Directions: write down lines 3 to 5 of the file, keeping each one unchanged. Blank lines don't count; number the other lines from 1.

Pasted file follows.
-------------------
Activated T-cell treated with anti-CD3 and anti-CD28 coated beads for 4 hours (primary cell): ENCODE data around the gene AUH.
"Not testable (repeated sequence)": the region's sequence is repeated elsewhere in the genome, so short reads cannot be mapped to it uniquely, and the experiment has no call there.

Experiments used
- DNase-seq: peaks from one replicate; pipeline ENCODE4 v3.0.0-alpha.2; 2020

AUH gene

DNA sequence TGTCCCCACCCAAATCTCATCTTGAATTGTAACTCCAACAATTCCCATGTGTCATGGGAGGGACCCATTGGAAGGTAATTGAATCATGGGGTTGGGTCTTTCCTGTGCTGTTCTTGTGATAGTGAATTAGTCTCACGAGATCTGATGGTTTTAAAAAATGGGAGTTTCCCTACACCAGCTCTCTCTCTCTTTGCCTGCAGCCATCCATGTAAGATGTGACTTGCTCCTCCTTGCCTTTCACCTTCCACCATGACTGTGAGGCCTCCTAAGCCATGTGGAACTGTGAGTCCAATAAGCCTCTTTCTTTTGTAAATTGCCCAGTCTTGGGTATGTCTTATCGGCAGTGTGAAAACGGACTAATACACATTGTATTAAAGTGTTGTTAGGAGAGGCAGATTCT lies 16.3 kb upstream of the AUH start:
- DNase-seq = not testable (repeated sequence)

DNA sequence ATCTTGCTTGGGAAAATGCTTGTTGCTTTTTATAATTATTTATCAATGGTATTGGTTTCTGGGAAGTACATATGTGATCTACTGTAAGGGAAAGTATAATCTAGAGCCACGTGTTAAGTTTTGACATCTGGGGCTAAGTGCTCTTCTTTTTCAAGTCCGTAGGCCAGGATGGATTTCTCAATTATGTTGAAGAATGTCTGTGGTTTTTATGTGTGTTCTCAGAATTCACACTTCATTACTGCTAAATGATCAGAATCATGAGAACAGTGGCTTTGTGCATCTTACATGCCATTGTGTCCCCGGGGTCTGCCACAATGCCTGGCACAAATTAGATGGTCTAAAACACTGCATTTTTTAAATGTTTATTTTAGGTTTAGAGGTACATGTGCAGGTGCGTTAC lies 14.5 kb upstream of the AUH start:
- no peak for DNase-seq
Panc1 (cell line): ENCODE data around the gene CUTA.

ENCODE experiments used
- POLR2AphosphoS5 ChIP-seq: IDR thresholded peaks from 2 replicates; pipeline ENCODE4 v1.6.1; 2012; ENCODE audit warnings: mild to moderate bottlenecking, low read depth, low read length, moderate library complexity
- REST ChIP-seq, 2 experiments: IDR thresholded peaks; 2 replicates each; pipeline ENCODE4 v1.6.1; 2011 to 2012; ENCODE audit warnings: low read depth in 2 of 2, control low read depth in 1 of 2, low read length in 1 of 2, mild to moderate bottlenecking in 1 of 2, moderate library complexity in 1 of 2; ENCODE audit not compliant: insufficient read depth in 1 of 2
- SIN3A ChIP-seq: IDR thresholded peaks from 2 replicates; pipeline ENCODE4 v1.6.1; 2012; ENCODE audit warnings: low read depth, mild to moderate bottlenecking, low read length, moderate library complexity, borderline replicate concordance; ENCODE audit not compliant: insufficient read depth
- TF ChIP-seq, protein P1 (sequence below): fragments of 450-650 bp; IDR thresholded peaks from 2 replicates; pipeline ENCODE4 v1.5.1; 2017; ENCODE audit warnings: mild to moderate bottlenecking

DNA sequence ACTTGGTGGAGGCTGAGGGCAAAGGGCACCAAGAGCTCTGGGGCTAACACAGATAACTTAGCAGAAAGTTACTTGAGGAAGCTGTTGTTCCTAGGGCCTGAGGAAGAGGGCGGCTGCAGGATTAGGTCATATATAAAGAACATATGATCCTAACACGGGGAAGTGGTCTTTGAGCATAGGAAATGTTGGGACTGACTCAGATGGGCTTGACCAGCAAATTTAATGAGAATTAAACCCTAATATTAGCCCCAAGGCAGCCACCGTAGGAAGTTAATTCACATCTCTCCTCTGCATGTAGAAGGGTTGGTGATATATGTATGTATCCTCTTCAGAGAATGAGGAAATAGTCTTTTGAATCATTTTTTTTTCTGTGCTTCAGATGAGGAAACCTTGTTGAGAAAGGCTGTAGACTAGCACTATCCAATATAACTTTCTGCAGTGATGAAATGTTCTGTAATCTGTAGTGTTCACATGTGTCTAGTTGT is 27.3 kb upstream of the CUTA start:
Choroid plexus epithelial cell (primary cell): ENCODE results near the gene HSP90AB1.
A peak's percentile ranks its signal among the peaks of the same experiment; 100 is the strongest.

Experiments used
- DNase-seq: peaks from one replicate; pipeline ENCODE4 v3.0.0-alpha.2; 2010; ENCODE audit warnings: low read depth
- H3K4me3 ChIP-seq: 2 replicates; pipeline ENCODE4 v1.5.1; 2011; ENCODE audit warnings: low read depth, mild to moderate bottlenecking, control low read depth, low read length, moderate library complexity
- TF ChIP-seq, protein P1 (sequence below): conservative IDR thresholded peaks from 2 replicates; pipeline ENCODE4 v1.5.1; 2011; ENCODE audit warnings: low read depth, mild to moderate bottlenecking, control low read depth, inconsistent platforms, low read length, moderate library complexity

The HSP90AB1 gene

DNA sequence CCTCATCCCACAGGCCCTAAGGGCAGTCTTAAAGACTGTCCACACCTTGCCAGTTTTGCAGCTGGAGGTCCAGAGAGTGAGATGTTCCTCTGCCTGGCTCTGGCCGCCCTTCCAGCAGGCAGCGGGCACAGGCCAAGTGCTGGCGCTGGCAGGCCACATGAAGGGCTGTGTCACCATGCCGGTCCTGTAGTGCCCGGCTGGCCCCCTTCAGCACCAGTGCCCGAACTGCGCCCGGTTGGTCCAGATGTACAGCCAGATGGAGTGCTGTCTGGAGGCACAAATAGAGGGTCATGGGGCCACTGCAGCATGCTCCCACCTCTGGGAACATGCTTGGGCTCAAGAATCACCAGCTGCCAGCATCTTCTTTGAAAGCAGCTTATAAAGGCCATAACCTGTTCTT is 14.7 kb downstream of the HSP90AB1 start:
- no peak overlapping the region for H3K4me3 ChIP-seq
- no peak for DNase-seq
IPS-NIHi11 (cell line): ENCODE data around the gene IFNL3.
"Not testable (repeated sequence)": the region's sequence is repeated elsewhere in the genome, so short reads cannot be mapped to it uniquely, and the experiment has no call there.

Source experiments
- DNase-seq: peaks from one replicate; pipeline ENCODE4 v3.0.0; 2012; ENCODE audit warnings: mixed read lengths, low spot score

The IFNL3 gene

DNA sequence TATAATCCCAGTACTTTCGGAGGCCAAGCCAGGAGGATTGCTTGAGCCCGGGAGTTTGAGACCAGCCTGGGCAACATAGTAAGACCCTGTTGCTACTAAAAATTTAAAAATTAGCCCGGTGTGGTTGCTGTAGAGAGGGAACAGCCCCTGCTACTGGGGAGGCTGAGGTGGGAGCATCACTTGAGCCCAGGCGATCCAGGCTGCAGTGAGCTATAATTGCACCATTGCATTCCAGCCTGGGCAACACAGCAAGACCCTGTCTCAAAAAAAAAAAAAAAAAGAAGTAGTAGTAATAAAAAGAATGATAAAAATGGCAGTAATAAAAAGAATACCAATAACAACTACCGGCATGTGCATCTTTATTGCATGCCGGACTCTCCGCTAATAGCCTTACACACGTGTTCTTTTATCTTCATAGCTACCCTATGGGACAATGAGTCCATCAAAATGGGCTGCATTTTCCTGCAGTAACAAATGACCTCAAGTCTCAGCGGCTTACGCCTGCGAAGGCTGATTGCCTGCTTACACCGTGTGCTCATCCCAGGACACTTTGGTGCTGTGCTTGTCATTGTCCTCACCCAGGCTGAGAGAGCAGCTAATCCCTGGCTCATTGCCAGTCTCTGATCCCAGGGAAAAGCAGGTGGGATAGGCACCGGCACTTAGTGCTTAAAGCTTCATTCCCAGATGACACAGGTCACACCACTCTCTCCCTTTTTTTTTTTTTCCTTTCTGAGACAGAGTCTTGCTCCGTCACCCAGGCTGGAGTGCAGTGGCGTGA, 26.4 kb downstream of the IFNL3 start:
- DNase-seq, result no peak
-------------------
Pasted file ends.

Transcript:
Experiments used
- DNase-seq: peaks from one replicate; pipeline ENCODE4 v3.0.0-alpha.2; 2020

AUH gene